Bernstein, who earned his doctoral degree from the University of Wisconsin in 1987 and joined the Emory faculty in 1989, first became interested in Wanger more than a decade ago while working as a research assistant on The Dark Side of Genius, Donald Spoto's biography of Alfred Hitchcock. He was asked to find some information on Wanger's role as the producer of Hitchcock's Foreign Correspondent. Even though all he could find was one interview with Wanger and a brief section about him in a book about United Artists Corporation, Bernstein writes that, "virtually every star biography and Hollywood history mentioned him repeatedly. The more I learned about the contours of Wanger's career, the more intrigued I became."
Wanger's Hollywood career began at Paramount studios in the 1920s. Known as a sophisticated, stylish intellectual with an Ivy League education, he went on to produce more than sixty films, including such well-known movies as Queen Christina, which starred Greta Garbo; John Ford's Stagecoach; and Don Siegel's Invasion of the Body Snatchers.
Bernstein, who spent seven years working on the book, says one reason Wanger interested him was that his career diverged from the two prevailing models of how producers worked during the studio era. According to Bernstein, Wanger was neither a crass immigrant capitalist, like Samuel Goldwyn or Louis B. Mayer, nor a totally hands-on producer, like David O. Selznick, who took absolute control over a movie. "He's not just the money man, and he's not the auteur, he's something in between," Bernstein says. "He's someone who got involved in the making of the film and told people how to make the film only when he felt a very strong personal commitment to it. At the same time, he was extremely enlightened, and some of the best films he made are good because he kept his hands off."
Another reason Bernstein was attracted to the project was because Wanger had assiduously collected and maintained documents that chronicled his career. "In the history of film studies, access to studio archives and personal records is a relatively new thing," he says. "At the time I started this project, there had been virtually nothing [done] in the way of primary research on how Hollywood functioned. . . . I discovered Wanger's papers were in Wisconsin. They were incredibly complete, particularly on the films he made from 1941 onwards, and I thought, Here is an unprecedented opportunity to document . . . what producers do when they work in Hollywood and how they function within the Hollywood mode of production."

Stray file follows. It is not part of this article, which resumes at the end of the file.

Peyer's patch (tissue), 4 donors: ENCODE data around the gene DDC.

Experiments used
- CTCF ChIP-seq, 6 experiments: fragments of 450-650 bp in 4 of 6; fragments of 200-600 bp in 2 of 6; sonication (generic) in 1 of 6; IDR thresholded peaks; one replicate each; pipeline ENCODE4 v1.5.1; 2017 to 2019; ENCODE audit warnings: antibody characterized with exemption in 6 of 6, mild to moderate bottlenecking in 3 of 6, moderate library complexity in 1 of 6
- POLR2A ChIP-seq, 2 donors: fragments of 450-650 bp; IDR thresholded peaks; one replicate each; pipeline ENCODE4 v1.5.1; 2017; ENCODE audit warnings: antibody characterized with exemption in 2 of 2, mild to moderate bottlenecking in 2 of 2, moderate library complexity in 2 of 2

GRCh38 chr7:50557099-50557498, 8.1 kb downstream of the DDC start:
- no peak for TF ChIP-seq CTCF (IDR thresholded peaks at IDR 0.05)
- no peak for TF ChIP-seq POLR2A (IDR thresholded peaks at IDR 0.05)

Ironically, Bernstein says the often stormy nature of Wanger's career helped in his examination of the role of the Hollywood producer. "So many things went wrong for this guy. . . ," he says. "He got into so many arguments or so many disputes . . . and one of the things I learned doing this research [is that] when things go wrong, everybody has to stop and examine the system they're working under. . . . So insofar as he got into all these messes and constantly got into disputes with other people, his career is very instructive. . . . In the final chapter, on Cleopatra, he is suing Fox, and Fox is suing him. In court they're saying, Well, what does a producer do? They're taking depositions and saying, How were you supposed to function, how was Fox supposed to function, what went wrong here?"
Bernstein's current research project has him focused not on Hollywood but on Atlanta. He and Dana White, a professor of urban studies in the Graduate Institute of the Liberal Arts, are examining black film culture in Atlanta. He says the two will be looking at how "film going was integrated into the lives of the city's black population. . . . We are going to be doing locational analysis. Where were the black theaters? What did they look like? What was the stage show like? What were the accommodations like when you walked in? How much did they pay? What did they see before the movie started? Also, what was it like for blacks to go to the segregated theaters in white neighborhoods? And then, what did the black press in Atlanta--there were several different papers here--make of the Hollywood representations of blacks versus the Journal and the Constitution and other mainstream papers?"-J.D.T.
Research aimed at finding the causes and cures for diseases with genetic origins is a priority for Thomas R. Insel, who late last year became the seventh director of the Yerkes Regional Primate Research Center, a division of Emory's Robert W. Woodruff Health Sciences Center.
"The Yerkes center has gone through a tremendous growth phase, and now it is in the position to become one of the most exciting areas for research in neuroscience and infectious disease gene therapy," Insel says.
"My vision is to bring in a number of well-trained ambitious, creative investigators who will be on the cutting edge of their disciplines and will use primates as their research subjects."
Insel was recruited to Emory from his position as chief of the Unit on Developmental Biopsychology in the Laboratory of Neurophysiology at the National Institute of Mental Health in Bethesda, Maryland. He replaced Frederick A. King, who retired in 1994, after sixteen years as Yerkes director.